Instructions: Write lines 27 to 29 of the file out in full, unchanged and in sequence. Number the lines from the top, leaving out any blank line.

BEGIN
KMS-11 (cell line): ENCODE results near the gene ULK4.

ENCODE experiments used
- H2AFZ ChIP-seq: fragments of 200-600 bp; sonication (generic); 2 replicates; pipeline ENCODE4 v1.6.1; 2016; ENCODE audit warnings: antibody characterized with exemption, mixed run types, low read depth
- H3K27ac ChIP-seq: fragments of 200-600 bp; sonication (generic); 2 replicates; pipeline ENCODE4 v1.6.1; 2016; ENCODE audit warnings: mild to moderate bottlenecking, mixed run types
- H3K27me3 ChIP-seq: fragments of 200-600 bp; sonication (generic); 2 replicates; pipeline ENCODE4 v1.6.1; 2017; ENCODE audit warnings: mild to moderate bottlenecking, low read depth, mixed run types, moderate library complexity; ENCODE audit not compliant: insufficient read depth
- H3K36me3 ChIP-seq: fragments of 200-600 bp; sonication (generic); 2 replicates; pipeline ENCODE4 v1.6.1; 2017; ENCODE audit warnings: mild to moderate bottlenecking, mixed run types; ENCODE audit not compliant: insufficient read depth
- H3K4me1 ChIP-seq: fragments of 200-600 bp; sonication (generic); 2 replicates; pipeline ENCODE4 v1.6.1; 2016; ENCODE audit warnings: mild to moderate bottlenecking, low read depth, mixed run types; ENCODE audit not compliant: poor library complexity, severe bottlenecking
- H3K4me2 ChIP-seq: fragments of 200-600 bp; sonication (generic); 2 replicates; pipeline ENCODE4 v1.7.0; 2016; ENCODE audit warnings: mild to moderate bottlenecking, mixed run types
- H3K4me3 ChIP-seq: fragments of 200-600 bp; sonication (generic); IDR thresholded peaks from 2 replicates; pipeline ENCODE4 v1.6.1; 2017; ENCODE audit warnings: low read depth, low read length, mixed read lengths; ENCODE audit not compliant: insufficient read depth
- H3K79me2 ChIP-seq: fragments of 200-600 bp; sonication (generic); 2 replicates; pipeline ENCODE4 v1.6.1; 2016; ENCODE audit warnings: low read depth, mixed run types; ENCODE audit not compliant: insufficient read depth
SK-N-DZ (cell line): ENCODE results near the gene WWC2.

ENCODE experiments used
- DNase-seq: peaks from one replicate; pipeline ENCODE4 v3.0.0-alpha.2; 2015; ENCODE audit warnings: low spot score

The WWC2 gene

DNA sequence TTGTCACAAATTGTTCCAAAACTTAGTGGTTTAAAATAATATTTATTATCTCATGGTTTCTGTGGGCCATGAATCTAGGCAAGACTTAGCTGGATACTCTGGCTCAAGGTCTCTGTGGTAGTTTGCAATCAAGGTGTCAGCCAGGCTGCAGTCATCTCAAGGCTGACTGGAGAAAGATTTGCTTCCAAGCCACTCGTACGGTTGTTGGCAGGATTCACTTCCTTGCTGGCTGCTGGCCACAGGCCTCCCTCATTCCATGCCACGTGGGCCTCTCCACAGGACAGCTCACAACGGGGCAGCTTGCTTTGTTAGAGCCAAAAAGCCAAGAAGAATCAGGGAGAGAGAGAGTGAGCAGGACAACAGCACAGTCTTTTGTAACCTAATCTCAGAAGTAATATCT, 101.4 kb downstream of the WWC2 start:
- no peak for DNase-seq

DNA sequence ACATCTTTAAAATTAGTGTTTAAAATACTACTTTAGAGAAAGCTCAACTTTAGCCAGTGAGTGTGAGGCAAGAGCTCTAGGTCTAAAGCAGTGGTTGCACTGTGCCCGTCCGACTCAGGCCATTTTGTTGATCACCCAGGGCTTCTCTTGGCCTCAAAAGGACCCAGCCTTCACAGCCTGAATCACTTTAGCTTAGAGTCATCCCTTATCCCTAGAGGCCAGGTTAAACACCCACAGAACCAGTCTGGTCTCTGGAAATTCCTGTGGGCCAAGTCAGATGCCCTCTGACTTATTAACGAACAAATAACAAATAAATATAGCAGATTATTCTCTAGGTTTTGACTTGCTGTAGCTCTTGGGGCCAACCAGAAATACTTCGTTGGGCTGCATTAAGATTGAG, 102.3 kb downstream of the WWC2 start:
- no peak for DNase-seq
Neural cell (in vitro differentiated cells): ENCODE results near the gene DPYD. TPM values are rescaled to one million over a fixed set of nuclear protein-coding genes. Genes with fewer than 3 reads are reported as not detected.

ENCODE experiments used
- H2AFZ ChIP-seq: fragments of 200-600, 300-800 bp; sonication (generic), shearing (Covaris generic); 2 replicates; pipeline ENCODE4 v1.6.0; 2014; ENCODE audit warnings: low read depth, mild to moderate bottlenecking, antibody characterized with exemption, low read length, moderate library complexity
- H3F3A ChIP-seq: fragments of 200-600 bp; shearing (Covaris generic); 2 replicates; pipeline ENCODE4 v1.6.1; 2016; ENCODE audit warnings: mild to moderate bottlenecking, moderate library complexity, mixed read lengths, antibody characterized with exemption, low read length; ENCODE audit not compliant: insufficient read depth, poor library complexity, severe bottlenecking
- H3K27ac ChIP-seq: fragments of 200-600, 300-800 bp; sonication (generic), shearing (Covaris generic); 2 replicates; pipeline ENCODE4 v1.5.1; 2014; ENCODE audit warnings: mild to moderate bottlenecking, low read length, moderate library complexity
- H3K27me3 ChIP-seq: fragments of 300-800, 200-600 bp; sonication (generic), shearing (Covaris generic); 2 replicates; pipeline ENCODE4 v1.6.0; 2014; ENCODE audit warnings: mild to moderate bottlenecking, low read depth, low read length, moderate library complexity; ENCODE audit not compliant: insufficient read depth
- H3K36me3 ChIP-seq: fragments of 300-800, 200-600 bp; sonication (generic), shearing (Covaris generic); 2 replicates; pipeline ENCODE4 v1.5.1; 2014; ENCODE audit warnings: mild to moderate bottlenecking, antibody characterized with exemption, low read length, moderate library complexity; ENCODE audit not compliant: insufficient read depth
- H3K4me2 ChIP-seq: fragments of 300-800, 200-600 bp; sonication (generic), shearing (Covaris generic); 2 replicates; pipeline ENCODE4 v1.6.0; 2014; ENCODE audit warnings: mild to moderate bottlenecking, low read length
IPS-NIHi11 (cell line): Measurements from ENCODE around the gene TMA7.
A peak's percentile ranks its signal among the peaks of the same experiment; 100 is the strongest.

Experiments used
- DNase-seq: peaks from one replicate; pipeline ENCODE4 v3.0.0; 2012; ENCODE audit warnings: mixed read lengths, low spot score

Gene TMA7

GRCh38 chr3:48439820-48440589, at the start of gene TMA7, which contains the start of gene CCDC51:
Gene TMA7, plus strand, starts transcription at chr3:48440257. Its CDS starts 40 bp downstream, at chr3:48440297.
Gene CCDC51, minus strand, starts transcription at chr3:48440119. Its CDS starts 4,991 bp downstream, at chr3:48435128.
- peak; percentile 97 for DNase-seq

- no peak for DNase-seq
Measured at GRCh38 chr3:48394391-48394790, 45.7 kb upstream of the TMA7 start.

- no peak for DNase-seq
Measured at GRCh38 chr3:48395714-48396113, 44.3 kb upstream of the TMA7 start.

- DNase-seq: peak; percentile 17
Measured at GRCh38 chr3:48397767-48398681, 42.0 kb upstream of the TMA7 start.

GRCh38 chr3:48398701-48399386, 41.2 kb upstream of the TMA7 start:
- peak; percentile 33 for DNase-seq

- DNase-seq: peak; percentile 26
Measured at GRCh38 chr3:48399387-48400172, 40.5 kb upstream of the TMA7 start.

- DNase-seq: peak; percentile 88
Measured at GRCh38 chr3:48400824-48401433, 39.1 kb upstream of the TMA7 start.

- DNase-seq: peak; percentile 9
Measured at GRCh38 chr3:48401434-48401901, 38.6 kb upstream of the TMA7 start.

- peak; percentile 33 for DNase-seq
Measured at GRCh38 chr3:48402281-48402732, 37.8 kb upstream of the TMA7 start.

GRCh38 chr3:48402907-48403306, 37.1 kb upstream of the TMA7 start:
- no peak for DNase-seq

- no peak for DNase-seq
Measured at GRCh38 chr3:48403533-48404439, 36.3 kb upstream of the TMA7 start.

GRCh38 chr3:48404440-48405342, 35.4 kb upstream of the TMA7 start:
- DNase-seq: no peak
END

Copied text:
IPS-NIHi11 (cell line): Measurements from ENCODE around the gene TMA7.
A peak's percentile ranks its signal among the peaks of the same experiment; 100 is the strongest.

Experiments used